There was an open but deserted eclusier’s house at Lock #19 that I wandered through to see the layout. The lock keepers’ houses on this stretch were larger than those on the Marne side, with large multi-roomed dry concrete basements. The next couple of locks, #20 and 21, were on high open ground with no trees for a wind break, and the strong southwest winds blowing rain across the canal made lock entry difficult.

We stopped early at 1500 as the next stretch had a number of locks with no mooring walls for several miles, and we would not risk doing the last bits in the dark. It was a cold rainy day, so we just pulled up to an abandoned concrete pier at PK 196.6 to snuggle down for the night with the warmth of our coal stove. We didn’t even go ashore to see what the local community across the bridge was like.

Nov. 23, after 16 locks over 14 nautical miles, we finally cleared the Marne a la Saone Canal, and entered the wide swift flowing Saone River. The river, in spate (flood), was open for navigation, and we were looking forward to a fast trip downstream helped by a 3 to 5 knot current.

Two miles downstream we had to execute a difficult manoeuvre to enter a narrow channel under a low bridge to get into the marina at Pontailler-sur-Saone. With a 5 knot current I had to start crabbing to starboard well above the opening so as not to drift too far down stream of it. An upstream approach to enter would give me more control, but as we altered upstream to start the approach, we were caught in a circular counter current flooding into the opening at about three knots. I could not take it slowly, as to use reverse engine would eliminate my steerage way.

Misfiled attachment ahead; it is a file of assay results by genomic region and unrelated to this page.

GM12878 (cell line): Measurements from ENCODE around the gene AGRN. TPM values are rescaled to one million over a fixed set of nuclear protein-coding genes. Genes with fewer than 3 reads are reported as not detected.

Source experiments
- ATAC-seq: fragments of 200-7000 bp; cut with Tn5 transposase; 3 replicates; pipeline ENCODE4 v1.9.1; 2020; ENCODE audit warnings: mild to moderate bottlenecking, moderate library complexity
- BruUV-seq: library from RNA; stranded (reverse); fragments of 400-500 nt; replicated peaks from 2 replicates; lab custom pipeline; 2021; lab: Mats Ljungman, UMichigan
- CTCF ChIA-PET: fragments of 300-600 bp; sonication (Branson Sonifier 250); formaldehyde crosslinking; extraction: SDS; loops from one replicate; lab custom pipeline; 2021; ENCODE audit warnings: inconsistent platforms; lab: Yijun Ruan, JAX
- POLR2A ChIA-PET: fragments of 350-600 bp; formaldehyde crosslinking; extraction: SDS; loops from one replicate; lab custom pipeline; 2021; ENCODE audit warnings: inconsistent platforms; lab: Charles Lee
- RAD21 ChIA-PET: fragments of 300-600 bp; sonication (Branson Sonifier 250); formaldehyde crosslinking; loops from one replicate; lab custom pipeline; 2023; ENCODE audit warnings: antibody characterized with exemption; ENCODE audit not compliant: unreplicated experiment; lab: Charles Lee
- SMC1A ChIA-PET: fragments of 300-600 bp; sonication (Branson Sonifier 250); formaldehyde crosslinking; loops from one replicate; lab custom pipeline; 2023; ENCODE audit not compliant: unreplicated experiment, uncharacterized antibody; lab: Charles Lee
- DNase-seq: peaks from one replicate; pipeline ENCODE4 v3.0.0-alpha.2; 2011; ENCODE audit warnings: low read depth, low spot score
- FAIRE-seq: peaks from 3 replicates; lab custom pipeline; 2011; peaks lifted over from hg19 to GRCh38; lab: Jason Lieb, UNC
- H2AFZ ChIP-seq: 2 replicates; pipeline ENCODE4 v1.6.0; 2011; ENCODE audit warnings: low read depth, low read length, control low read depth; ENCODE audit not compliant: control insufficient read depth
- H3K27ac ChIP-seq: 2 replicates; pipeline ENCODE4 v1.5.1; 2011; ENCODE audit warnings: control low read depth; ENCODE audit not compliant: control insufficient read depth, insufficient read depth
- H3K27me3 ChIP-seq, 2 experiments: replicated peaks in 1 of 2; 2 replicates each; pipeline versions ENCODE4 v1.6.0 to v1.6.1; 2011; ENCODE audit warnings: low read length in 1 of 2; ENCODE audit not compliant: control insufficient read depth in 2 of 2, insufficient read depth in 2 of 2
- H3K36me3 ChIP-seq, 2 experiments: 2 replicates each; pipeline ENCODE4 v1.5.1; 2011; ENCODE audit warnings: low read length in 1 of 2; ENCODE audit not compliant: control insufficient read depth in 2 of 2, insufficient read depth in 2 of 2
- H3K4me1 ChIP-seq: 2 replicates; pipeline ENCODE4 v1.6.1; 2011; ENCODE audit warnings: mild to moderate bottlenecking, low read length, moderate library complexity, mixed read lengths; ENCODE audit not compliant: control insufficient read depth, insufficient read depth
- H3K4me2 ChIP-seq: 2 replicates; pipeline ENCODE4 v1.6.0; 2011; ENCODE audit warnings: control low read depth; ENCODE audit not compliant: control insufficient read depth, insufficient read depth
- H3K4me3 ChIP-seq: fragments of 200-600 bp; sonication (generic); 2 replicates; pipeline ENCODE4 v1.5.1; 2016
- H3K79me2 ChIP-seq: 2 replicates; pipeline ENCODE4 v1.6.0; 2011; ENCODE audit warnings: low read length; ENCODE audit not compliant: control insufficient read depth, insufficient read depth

The bridge looked very low, and the opening beneath it was only about twenty feet wide. Did we have enough height? – especially with the elevated water levels? I couldn’t nose up to it and back off if we couldn’t get under, not with a confused 3 knot current surging us into the opening. Judy said we had enough height as there was an air draught clearance indicator on the downstream wall of the bridge, indicating a little over 4 metres, and we need 3.3. OK, we were now committed and barged through, crabbing into the countercurrent, then altering to try to go straight through, with power on to maintain steerage. We had one or two feet clearance, but I was not able to watch, as emerging under the bridge we had to immediately execute a tight 180 degree turn in order to approach a pontoon against the still 3 knot current, and not get swept into a shallow narrow tree covered channel flowing into the Vielle Saone past the marina. Lots of fun!

We got alongside the pontoon behind a German boat, Navarin, helped by her singlehanding skipper, Jurgen. Whew, that river current needs to be handled with care, caution and respect. We were here, at Pontailler-sur-Saone, 47 18.3N, 005 25.1E, at a marina with power and electricity, and from which we could send E-mail. Two more days and we should be in Lyon and on the Rhone River.

However, by next morning the water level had risen over a metre, and the land end of the ramp onto the pontoon was two feet below water. We had to put down our fender board from the pontoon to the steps in order to get ashore. What was worse, though, was that now we could not get under the bridge to get out into the river. We were stuck!